United Healthcare is waiving cost sharing for COVID-19 testing as well as cost sharing for COVID-19 testing-related visits, regardless of whether the visit is received in a health care provider’s office, an urgent care center, an emergency department, or through a telehealth visit. This coverage applies to Medicare Advantage, Medicaid, and employer-sponsored plans.
The United Auto Workers (UAW), General Motors Co., Ford Motor Company, and Fiat Chrysler Automobiles are forming a COVID-19/Coronavirus Task Force to implement enhanced protections for manufacturing and warehouse employees at all three companies.
Bristol-Myers Squibb has implemented a mandatory work from home policy for its workforce. All employees, contingent workers, and contractors who can do their jobs from home must do so. Direction from local health and government authorities on this matter takes precedent in certain markets. The Bristol Myers Squibb Foundation has contributed more than $5 million in financial support and needed products (i.e., personal protection equipment) to relief efforts in affected areas around the world, including the US, Wuhan city and Hubei province (China), and the Lombardy region (Italy).
Sports & Entertainment
MLB teams pledge $30 million to cover lost wages of ballpark workers affected by season postponement.
Technology, Telecom, and E-commerce
Microsoft will keep paying hourly workers who support their campus.
Google established a COVID-19 fund that enables all temporary staff and vendors globally to take paid sick leave if they have potential symptoms of COVID-19 or can’t come into work because they’re quarantined.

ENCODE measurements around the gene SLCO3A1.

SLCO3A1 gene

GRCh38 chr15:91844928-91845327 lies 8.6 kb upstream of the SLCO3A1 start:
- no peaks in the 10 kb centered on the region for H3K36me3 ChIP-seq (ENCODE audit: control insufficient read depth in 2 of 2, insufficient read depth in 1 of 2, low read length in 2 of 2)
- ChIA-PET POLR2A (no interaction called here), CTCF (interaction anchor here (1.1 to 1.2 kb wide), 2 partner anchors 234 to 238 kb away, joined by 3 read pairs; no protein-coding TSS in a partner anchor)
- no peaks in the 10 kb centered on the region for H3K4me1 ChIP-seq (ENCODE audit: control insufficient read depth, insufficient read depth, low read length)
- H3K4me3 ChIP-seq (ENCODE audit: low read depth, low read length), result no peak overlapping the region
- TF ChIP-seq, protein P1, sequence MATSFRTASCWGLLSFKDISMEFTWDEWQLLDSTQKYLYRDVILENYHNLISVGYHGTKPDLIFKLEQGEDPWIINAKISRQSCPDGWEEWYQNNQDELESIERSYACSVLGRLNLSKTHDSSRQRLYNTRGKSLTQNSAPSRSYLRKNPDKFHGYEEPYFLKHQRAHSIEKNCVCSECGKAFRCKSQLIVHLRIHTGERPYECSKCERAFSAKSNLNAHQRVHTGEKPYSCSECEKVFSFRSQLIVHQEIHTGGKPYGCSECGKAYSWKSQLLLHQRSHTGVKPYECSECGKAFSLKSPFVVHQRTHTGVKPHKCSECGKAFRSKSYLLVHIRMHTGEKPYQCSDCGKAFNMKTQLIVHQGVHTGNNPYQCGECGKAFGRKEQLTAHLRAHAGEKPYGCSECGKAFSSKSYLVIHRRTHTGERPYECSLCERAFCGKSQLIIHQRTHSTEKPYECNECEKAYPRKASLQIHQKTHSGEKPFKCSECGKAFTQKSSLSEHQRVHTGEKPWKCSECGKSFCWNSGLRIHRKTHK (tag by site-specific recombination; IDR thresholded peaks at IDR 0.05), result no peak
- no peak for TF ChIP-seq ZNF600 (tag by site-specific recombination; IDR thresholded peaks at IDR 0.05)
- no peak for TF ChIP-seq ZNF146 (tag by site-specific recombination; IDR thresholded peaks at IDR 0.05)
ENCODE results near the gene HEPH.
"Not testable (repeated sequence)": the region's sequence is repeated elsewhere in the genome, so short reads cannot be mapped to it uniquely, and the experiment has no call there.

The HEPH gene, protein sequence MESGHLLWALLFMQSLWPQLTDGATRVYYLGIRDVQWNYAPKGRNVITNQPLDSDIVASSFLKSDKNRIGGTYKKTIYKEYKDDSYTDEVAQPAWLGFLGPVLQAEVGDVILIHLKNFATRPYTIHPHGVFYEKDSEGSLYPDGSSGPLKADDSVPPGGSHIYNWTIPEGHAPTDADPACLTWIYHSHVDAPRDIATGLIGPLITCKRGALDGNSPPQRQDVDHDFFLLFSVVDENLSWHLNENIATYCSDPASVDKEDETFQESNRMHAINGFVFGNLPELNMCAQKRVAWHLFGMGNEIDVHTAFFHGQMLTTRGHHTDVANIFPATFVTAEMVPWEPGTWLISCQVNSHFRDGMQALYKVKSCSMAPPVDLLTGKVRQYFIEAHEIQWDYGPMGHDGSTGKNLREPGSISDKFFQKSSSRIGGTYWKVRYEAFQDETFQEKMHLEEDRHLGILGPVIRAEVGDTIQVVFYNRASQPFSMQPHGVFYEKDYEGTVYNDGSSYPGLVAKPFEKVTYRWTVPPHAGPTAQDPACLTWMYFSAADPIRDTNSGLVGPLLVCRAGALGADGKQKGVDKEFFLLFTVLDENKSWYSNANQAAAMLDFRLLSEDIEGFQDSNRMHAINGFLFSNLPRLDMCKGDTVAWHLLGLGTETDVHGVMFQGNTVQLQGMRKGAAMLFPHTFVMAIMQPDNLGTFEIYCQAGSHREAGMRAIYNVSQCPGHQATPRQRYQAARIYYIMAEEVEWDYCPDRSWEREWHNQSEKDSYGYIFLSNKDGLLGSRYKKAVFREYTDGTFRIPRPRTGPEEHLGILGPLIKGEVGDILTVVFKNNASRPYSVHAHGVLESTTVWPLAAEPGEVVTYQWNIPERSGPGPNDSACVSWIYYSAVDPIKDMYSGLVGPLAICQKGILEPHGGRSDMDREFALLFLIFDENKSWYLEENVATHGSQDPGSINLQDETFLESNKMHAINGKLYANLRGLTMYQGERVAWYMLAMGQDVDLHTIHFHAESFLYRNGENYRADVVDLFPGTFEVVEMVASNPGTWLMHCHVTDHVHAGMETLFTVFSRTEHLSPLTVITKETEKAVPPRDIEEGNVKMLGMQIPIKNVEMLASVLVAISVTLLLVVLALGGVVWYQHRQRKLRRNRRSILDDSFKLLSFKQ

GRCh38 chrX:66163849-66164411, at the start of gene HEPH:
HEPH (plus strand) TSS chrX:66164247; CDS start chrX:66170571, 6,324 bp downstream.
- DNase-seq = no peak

Apple is offering unlimited paid sick leave to any of its retail staff with coronavirus.
Comcast, Charter, Verizon, Google, T-Mobile, and Sprint have signed a pledge to keep Americans internet-connected for the next 60 days, even if people cannot afford to pay.
LinkedIn is offering 16 of its learning courses for free.
Loom, a video recording and sharing service, has made Loom Pro free for teachers and students at K-12 schools, universities, and educational institutions.
Amazon is hiring 100,000 more workers and giving raises to current staff to deal with coronavirus demands. (Note: Amazon is also raising pay for warehouse and delivery workers by $2 per hour in the US.) Further, Amazon said it was establishing a $5 million small business relief fund for businesses in the area of its Seattle headquarters. The company has also offered to deliver COVID-19 testing kits for free in the Seattle area.
UberEATS and DoorDash have waived commission fees for independent restaurant partners, while Postmates has launched a pilot program for small businesses that temporarily waives commission fees for businesses in the San Francisco Bay Area.
Salesforce has created a $1.5 million coronavirus fund for affected citizens in San Francisco.
IBM, in partnership with The White House and the U.S. Department of Energy, has created a consortium to bring together the best supercomputers in the world—over 330 petaflops of capacity and counting—to accelerate the fight against COVID-19.